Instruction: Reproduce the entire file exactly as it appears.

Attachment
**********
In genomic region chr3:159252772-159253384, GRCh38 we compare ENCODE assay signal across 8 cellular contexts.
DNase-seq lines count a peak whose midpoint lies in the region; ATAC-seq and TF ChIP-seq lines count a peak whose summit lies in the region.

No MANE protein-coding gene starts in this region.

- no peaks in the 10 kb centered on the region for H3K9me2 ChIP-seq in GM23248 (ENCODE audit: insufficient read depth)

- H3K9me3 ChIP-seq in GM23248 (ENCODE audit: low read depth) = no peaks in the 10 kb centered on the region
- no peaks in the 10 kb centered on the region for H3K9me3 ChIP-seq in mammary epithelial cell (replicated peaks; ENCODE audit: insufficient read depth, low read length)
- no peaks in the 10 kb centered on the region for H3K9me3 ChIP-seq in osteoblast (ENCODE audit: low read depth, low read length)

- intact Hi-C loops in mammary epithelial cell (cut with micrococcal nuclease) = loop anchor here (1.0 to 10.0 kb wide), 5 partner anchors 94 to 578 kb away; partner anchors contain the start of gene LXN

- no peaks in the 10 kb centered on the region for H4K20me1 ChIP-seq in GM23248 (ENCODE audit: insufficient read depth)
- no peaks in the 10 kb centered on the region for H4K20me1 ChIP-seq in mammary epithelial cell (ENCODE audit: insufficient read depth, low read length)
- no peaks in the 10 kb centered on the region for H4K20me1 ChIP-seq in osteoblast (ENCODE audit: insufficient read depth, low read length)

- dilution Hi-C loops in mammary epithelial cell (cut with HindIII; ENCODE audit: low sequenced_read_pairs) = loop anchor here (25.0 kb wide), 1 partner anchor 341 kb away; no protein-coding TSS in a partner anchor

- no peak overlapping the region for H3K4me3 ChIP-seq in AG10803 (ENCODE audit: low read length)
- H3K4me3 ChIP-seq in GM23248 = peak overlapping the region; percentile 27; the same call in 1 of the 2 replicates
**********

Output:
In genomic region chr3:159252772-159253384, GRCh38 we compare ENCODE assay signal across 8 cellular contexts.
DNase-seq lines count a peak whose midpoint lies in the region; ATAC-seq and TF ChIP-seq lines count a peak whose summit lies in the region.

No MANE protein-coding gene starts in this region.

- no peaks in the 10 kb centered on the region for H3K9me2 ChIP-seq in GM23248 (ENCODE audit: insufficient read depth)

- H3K9me3 ChIP-seq in GM23248 (ENCODE audit: low read depth) = no peaks in the 10 kb centered on the region
- no peaks in the 10 kb centered on the region for H3K9me3 ChIP-seq in mammary epithelial cell (replicated peaks; ENCODE audit: insufficient read depth, low read length)
- no peaks in the 10 kb centered on the region for H3K9me3 ChIP-seq in osteoblast (ENCODE audit: low read depth, low read length)

- intact Hi-C loops in mammary epithelial cell (cut with micrococcal nuclease) = loop anchor here (1.0 to 10.0 kb wide), 5 partner anchors 94 to 578 kb away; partner anchors contain the start of gene LXN

- no peaks in the 10 kb centered on the region for H4K20me1 ChIP-seq in GM23248 (ENCODE audit: insufficient read depth)
- no peaks in the 10 kb centered on the region for H4K20me1 ChIP-seq in mammary epithelial cell (ENCODE audit: insufficient read depth, low read length)
- no peaks in the 10 kb centered on the region for H4K20me1 ChIP-seq in osteoblast (ENCODE audit: insufficient read depth, low read length)

- dilution Hi-C loops in mammary epithelial cell (cut with HindIII; ENCODE audit: low sequenced_read_pairs) = loop anchor here (25.0 kb wide), 1 partner anchor 341 kb away; no protein-coding TSS in a partner anchor

- no peak overlapping the region for H3K4me3 ChIP-seq in AG10803 (ENCODE audit: low read length)
- H3K4me3 ChIP-seq in GM23248 = peak overlapping the region; percentile 27; the same call in 1 of the 2 replicates